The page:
The kids in my kindergarten class got a real kick out of this while listening to the CD. Even when the chant was over, they kept saying, “faster!” So we went again, without the music but faster. Then faster, and faster, until the ABCs became an unintelligible glob of sound.

The Joy of Cooking in English Class

In recent years I have become really fond of cooking classes as way of further engaging the senses of my students. It’s a great opportunity to talk about food names, tastes, colors, smells, textures and cooking words in a way that that isn’t really practical during an ordinary English class. And since the result of the class is that everybody makes something they can actually eat, almost everybody really gets into it.

It’s a perfect activity for small or large groups. At one school last year I conducted one cooking class every month and the kids always had a blast. It’s also great for open-classes like I conducted this past weekend, where the parents were participating along with their child (as well as a few brothers, sisters, and grandparents). In the later case, it’s a great opportunity for you to interact with the parents and to connect with the children.

It’s very important to get the logistics right, so you need a lot of support from your school to get the ingredients bought and prepared, and to set up and take down the class. The choice of food you make is also really important. Let’s be frank, the point of this type of class is not to introduce the joys of foreign cooking, so choose something the children are familiar with, that way there is no chance of them not liking it.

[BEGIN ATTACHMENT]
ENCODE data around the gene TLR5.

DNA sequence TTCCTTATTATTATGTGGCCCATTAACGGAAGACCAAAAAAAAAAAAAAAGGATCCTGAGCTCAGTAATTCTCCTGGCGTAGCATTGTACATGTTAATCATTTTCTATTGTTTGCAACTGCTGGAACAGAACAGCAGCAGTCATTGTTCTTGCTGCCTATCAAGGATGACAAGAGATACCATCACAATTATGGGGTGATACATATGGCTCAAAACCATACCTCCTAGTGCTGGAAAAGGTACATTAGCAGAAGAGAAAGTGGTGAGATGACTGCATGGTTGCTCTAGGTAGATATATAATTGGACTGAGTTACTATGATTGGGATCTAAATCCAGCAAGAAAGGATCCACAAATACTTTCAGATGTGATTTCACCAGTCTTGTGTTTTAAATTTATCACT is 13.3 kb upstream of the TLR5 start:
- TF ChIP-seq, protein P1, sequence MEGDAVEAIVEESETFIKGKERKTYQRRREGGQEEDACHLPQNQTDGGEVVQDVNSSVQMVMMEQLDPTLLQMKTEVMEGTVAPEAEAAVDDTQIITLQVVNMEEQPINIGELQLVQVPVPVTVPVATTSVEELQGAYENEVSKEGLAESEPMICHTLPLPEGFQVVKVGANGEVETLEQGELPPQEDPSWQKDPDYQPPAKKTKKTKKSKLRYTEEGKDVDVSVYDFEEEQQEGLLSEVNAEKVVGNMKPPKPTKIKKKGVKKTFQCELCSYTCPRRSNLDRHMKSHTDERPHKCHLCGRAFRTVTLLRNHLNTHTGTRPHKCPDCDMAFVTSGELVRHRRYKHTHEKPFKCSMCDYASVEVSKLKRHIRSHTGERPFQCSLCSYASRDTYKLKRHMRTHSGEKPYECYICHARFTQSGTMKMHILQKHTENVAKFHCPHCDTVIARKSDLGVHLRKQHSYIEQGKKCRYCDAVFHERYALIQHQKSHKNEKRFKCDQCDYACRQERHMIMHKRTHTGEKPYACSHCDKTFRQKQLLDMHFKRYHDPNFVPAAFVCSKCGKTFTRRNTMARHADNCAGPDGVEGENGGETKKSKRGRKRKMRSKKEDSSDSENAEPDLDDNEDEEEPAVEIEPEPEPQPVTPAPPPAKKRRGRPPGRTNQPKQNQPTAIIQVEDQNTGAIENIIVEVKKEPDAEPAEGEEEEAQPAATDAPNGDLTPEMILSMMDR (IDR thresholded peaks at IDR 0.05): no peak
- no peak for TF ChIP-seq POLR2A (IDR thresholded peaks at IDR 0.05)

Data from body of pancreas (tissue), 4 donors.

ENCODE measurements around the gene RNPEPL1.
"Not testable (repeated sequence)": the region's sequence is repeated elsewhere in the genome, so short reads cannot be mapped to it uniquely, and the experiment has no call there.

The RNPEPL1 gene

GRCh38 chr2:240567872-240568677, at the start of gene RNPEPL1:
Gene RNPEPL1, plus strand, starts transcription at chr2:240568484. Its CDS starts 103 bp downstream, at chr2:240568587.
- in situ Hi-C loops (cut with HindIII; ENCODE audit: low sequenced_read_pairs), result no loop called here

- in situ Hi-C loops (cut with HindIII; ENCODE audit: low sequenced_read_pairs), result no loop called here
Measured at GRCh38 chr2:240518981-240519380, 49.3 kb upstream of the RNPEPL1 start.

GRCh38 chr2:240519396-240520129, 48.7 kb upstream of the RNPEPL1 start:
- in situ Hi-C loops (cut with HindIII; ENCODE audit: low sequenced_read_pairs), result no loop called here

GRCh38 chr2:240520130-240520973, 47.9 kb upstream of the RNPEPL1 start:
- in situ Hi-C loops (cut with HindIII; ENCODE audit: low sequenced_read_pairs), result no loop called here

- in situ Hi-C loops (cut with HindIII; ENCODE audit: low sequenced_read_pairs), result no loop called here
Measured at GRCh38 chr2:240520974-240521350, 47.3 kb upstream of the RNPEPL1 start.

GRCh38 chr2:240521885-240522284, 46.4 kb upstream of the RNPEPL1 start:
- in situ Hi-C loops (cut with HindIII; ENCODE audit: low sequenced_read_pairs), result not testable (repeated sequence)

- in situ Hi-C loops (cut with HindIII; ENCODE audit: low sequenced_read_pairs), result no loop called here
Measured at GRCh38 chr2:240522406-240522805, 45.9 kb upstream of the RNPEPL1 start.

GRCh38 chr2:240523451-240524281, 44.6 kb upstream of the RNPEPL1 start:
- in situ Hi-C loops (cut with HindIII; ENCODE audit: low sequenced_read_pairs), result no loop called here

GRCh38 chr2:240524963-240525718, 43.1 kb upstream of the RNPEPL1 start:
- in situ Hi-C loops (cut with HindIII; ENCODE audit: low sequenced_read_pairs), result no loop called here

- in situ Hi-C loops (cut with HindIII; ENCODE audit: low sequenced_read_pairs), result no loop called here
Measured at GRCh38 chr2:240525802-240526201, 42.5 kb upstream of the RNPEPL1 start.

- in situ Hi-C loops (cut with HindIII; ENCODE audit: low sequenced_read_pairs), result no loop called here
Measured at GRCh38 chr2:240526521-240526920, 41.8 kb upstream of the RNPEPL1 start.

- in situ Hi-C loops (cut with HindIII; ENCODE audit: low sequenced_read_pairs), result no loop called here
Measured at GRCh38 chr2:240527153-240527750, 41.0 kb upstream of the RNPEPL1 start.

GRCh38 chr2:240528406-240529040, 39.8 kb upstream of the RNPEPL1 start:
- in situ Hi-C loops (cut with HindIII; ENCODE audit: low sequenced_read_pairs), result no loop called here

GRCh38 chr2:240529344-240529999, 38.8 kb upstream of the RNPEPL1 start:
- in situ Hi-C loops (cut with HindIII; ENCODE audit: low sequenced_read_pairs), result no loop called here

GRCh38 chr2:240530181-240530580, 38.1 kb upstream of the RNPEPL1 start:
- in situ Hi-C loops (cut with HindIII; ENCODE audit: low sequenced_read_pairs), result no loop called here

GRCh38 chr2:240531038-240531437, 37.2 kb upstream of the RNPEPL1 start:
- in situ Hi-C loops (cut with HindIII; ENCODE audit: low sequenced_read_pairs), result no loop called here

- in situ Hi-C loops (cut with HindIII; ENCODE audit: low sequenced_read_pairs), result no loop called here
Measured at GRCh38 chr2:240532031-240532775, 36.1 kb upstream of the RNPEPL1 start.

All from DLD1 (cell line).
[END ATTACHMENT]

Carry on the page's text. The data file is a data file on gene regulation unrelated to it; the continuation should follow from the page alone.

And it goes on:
Now, since I am in Korea, that meant making mini kimbap. First off, I did a short warm-up to get everybody in the mood. I talked about what we were going to make, introducing the ingredients while asking the audience to describe their colors. For these kinds of things I always make great use of my monkey doll, who also talks and interacts with the children (I’ll be writing more about the importance of this at a later date). Then I demonstrated how to make the food, although I am sure the children’s parents could already do that far better than me. It’s good to ask for volunteers during the demonstration to help generate interest. Of course, some of the very little brothers and sisters didn’t wait to be asked, and just came up to assist me.

Then we got down and dirty and started making the food. In a normal class, I take a very step-by-step approach with the kids to keep them under control. But with the parents around there isn’t too much for the teacher to do except circulate, help where necessary, and just be sociable with the children and parents. We even prepared little plastic cases for children to take home what they made. By the end of the class, everyone had a smile on their faces and parents leave with a much better impression of that new foreign teacher they’ve heard about.

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The last of three sessions. I was a big fan of the little guy in the yellow and white hat on the right. He had me in chuckles through most of the class.

A Scathing Review: Kids Butter